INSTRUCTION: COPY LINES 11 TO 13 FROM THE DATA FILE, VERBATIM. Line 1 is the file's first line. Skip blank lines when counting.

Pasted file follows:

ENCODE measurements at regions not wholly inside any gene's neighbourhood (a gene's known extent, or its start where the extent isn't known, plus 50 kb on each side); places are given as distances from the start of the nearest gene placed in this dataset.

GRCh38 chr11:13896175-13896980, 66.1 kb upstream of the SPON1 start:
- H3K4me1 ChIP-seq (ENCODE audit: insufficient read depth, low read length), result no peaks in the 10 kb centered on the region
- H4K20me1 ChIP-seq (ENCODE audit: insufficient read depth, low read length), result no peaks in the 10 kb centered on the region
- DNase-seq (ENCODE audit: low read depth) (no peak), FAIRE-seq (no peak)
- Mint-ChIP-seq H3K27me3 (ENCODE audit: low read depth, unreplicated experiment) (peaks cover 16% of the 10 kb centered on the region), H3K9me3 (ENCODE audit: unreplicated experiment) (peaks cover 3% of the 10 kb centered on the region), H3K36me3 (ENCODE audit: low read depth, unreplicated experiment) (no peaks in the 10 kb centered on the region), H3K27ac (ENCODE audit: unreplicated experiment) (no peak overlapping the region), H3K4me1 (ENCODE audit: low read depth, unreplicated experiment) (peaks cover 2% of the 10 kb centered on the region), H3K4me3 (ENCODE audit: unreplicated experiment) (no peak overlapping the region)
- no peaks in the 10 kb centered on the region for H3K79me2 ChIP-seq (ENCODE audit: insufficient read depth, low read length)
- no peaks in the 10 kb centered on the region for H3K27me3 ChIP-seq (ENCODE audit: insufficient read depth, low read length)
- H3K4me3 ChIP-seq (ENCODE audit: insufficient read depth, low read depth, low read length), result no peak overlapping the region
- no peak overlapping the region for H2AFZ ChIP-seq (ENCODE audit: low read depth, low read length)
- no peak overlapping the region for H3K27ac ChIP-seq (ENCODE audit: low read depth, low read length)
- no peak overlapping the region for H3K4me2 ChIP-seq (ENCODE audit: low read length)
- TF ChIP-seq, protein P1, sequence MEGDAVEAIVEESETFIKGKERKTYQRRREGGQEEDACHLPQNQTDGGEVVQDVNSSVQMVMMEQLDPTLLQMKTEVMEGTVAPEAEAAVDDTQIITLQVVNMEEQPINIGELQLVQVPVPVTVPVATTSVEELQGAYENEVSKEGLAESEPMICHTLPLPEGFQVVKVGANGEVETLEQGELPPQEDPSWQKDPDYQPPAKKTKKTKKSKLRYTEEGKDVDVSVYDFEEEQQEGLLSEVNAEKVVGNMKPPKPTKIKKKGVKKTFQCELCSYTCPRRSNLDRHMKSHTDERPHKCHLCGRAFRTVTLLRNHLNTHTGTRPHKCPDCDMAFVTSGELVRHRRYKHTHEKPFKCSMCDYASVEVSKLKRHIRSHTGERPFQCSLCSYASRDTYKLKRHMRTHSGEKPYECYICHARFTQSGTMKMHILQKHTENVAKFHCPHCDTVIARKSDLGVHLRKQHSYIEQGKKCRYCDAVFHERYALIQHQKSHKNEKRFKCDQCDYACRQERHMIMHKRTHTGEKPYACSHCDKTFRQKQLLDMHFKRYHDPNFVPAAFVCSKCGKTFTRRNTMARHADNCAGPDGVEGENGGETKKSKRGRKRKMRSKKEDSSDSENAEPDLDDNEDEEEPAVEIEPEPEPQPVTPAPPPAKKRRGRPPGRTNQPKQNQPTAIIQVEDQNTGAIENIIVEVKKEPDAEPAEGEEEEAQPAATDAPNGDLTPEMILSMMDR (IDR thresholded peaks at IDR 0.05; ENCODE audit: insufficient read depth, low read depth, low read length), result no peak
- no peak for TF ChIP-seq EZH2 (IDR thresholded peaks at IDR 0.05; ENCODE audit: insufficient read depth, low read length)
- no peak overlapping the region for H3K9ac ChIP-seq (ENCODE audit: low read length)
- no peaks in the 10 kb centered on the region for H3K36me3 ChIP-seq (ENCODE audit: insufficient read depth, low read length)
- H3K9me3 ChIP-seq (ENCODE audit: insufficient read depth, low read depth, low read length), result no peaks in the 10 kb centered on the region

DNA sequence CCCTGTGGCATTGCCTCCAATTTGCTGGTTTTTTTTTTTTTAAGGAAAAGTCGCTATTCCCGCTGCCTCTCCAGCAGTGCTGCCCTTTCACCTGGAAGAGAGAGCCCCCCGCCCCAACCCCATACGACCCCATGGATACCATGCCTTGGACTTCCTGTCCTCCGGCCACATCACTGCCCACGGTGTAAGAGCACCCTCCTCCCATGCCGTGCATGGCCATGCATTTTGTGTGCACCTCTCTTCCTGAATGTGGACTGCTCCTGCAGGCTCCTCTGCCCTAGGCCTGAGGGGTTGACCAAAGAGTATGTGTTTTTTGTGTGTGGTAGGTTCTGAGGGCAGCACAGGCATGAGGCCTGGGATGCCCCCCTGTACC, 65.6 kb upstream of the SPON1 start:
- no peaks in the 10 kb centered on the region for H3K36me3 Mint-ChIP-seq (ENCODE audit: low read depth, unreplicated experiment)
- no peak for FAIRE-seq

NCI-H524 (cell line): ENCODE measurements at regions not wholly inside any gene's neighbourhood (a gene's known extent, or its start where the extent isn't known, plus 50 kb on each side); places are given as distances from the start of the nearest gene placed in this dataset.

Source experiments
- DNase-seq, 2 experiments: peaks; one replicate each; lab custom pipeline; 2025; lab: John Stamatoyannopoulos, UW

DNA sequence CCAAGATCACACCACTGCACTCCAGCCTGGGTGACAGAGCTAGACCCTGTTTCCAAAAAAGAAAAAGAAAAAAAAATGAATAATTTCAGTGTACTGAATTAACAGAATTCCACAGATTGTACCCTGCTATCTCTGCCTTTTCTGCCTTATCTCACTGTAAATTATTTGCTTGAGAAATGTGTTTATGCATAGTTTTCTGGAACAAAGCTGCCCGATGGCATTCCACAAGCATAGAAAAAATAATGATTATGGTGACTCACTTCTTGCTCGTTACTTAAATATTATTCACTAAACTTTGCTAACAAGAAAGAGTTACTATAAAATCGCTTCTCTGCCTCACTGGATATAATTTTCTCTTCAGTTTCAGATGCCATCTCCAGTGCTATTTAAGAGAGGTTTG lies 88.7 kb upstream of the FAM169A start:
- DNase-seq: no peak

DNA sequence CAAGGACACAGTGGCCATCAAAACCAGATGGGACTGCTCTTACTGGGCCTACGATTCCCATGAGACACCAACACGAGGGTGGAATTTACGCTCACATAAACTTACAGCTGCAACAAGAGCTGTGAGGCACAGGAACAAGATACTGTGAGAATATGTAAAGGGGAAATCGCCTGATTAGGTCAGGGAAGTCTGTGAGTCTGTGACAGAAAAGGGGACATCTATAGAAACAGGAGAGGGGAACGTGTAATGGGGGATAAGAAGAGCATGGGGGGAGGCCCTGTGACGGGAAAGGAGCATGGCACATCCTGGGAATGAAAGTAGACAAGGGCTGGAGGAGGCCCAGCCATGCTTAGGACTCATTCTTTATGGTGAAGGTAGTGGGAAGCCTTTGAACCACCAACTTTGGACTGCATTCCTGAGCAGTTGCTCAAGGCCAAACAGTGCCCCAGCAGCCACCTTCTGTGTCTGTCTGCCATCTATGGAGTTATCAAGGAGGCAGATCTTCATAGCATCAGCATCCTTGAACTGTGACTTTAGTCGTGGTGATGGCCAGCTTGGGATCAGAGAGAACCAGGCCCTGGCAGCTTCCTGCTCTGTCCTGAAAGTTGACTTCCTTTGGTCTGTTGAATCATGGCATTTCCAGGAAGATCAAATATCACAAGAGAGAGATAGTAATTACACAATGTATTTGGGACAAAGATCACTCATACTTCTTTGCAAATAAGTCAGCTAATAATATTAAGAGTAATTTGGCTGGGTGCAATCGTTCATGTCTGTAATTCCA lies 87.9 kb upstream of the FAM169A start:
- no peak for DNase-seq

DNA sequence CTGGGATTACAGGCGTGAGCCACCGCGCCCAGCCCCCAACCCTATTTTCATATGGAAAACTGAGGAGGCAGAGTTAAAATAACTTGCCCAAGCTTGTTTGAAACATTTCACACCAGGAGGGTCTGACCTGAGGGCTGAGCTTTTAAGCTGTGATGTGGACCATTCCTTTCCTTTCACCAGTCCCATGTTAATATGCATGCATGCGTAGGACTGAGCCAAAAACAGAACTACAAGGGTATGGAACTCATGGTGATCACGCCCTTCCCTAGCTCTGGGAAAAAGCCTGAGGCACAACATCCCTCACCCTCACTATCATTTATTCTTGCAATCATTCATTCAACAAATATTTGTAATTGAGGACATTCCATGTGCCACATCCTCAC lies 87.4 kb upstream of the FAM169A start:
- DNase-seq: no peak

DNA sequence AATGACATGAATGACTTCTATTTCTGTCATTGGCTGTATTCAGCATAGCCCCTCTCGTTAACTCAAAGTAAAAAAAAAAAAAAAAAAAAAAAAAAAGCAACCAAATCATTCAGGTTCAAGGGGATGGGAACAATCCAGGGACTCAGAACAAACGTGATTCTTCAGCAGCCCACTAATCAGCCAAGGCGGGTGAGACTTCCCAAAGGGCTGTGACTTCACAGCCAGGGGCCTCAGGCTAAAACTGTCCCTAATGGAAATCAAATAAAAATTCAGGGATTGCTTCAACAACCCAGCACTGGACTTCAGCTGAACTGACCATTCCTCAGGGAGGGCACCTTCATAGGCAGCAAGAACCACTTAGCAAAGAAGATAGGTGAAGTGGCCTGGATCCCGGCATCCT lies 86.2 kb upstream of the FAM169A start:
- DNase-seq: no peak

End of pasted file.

- no peak overlapping the region for H3K27ac ChIP-seq (ENCODE audit: low read depth, low read length)
- no peak overlapping the region for H3K4me2 ChIP-seq (ENCODE audit: low read length)
- TF ChIP-seq, protein P1, sequence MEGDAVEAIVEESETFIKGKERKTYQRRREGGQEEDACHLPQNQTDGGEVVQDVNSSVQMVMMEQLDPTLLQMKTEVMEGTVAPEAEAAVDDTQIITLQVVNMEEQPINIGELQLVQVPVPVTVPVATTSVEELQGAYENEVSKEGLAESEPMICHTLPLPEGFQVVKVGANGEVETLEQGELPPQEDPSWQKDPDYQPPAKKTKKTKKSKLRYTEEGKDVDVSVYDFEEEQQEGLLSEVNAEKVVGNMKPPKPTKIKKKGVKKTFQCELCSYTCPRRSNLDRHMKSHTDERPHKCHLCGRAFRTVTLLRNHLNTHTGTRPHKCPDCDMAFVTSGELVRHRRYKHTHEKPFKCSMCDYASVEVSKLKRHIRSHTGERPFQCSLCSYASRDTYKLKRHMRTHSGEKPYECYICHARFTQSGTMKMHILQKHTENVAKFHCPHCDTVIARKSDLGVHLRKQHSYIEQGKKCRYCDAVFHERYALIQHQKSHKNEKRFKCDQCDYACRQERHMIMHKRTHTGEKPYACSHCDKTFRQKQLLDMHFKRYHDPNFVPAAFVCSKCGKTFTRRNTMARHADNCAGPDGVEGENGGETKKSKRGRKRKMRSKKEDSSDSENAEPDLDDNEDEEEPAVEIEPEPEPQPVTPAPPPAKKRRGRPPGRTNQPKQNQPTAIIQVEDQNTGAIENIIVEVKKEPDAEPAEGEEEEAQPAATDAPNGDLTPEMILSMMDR (IDR thresholded peaks at IDR 0.05; ENCODE audit: insufficient read depth, low read depth, low read length), result no peak